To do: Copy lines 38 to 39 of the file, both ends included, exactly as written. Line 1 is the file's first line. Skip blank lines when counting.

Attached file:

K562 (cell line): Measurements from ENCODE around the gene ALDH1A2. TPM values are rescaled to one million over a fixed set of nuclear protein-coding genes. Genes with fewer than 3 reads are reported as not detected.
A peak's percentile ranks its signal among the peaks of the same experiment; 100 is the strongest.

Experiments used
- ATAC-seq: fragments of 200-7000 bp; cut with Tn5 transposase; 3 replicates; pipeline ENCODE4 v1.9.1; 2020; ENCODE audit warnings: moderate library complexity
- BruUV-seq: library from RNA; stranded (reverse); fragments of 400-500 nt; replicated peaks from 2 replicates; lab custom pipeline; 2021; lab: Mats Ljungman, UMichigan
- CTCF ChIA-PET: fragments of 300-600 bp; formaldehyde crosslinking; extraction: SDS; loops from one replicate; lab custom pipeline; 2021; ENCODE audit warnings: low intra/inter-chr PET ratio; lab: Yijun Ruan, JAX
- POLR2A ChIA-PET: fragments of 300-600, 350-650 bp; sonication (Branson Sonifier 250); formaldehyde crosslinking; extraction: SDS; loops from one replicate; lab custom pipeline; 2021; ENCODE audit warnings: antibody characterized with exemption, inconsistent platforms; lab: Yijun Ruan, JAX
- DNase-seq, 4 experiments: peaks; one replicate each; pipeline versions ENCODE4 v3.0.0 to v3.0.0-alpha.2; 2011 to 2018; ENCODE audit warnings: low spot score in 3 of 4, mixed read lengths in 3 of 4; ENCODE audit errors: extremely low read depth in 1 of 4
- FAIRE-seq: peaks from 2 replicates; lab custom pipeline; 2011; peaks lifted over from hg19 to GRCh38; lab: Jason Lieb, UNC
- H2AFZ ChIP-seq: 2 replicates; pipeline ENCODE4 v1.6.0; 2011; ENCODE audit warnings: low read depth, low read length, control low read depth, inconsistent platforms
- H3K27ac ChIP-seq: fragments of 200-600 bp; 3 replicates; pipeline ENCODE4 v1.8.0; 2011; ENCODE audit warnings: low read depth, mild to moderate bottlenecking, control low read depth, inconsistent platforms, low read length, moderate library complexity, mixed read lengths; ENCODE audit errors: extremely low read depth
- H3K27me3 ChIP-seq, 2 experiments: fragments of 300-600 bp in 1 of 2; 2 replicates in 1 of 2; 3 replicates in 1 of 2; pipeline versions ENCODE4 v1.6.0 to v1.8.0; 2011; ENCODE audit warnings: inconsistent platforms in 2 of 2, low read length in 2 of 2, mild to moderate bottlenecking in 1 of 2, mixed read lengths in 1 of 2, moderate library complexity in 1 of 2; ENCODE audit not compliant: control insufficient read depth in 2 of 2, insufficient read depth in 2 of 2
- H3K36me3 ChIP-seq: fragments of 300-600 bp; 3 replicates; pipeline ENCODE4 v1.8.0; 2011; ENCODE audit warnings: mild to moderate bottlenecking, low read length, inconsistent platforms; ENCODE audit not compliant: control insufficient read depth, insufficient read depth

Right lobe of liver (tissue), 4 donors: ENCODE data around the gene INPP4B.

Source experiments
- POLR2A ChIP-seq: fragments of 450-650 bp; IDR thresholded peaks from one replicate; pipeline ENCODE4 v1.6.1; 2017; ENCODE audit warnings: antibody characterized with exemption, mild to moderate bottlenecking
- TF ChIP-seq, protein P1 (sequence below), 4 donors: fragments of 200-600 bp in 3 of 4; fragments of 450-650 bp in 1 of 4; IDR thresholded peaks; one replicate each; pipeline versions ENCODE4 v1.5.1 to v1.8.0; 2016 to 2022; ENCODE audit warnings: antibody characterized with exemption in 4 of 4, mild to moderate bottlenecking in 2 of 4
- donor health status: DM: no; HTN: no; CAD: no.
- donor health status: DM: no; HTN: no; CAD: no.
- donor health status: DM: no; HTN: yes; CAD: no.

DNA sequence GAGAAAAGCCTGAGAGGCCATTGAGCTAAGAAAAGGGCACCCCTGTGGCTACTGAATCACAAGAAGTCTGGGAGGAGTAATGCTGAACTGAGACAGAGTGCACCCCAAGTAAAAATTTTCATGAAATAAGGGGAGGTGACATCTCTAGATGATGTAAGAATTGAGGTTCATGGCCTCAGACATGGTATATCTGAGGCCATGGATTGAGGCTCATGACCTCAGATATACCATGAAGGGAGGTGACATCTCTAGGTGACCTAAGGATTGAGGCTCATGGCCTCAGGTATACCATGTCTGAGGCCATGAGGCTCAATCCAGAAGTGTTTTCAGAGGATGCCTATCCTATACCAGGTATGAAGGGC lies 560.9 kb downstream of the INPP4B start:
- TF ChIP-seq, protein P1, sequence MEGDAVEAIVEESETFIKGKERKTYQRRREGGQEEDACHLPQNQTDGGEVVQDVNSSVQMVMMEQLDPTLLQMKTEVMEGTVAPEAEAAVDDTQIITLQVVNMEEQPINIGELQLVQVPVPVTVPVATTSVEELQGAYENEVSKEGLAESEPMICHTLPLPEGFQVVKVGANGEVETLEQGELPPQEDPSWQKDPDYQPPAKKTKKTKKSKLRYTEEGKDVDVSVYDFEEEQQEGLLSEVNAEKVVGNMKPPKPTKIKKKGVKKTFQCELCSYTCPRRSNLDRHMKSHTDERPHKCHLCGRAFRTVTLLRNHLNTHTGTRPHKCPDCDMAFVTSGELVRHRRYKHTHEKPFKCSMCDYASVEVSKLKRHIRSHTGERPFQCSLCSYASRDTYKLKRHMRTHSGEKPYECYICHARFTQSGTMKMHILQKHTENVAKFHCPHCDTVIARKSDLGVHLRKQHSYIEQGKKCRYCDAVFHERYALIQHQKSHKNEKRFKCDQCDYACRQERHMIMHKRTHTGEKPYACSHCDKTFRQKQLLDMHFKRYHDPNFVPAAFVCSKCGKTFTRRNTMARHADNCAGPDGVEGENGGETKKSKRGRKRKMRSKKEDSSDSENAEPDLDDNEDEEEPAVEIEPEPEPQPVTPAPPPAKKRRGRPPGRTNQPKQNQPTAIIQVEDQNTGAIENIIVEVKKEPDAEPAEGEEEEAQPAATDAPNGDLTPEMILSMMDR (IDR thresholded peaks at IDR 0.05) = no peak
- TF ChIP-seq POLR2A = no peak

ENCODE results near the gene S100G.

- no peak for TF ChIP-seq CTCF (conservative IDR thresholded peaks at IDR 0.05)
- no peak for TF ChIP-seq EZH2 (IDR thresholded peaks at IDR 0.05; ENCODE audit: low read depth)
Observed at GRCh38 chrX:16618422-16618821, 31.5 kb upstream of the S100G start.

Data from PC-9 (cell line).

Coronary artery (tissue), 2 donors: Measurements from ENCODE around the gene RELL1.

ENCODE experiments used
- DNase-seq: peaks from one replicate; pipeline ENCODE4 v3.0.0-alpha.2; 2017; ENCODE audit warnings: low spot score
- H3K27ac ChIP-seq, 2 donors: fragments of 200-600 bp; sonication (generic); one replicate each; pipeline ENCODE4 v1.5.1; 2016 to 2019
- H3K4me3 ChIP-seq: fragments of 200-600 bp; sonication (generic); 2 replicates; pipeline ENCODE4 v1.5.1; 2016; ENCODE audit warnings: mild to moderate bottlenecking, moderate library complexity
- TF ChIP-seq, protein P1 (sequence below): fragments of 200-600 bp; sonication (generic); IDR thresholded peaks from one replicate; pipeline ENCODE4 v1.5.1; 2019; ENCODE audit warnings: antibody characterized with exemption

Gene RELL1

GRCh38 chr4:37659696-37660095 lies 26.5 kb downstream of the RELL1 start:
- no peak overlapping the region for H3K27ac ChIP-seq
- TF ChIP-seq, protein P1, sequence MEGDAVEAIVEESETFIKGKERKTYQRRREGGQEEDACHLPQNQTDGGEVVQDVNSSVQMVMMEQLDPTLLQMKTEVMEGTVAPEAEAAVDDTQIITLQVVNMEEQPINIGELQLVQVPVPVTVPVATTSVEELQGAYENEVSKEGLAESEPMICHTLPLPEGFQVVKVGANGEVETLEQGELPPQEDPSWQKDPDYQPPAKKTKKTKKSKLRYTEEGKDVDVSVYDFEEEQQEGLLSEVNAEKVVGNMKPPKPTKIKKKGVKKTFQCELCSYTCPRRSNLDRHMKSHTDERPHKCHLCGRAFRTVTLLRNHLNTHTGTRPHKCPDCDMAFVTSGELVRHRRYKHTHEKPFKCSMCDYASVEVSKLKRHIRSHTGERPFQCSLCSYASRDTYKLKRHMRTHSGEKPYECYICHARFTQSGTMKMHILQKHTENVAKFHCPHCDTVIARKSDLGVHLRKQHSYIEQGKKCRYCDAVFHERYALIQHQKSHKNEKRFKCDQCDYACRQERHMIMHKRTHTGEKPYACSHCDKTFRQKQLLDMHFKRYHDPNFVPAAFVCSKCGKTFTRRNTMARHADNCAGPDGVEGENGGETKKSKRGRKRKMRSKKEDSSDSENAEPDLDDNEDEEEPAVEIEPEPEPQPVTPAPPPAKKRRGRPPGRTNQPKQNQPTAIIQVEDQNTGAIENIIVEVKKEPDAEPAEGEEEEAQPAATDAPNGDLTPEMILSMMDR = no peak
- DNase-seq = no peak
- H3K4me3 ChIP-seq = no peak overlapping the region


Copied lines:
- TF ChIP-seq, protein P1, sequence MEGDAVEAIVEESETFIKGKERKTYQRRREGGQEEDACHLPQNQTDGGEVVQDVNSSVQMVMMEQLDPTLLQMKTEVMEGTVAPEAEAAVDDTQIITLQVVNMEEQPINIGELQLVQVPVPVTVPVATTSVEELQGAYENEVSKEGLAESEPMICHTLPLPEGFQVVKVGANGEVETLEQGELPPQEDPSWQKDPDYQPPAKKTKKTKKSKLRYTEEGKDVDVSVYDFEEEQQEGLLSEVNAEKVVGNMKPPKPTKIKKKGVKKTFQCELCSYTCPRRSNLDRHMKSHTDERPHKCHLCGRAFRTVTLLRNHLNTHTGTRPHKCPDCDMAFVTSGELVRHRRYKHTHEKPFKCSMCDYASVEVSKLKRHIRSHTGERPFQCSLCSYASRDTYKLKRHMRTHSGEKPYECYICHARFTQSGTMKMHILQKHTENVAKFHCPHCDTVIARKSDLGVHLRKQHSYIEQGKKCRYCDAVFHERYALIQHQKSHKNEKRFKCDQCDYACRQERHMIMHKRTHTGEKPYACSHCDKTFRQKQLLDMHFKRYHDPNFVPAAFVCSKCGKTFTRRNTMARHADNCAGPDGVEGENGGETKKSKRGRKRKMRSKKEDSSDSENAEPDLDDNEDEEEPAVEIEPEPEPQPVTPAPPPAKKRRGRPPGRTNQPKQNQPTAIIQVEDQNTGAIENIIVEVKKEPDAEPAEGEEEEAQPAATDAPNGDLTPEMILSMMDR = no peak
- DNase-seq = no peak